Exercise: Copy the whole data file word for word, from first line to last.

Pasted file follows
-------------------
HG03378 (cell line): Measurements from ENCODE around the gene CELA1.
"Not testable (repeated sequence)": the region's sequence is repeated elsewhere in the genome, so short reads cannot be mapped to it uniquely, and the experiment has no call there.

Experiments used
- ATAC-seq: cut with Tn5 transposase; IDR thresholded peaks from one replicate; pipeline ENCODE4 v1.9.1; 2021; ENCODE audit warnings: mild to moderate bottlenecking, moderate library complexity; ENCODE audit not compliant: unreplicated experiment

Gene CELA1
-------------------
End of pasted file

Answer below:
HG03378 (cell line): Measurements from ENCODE around the gene CELA1.
"Not testable (repeated sequence)": the region's sequence is repeated elsewhere in the genome, so short reads cannot be mapped to it uniquely, and the experiment has no call there.

Experiments used
- ATAC-seq: cut with Tn5 transposase; IDR thresholded peaks from one replicate; pipeline ENCODE4 v1.9.1; 2021; ENCODE audit warnings: mild to moderate bottlenecking, moderate library complexity; ENCODE audit not compliant: unreplicated experiment

Gene CELA1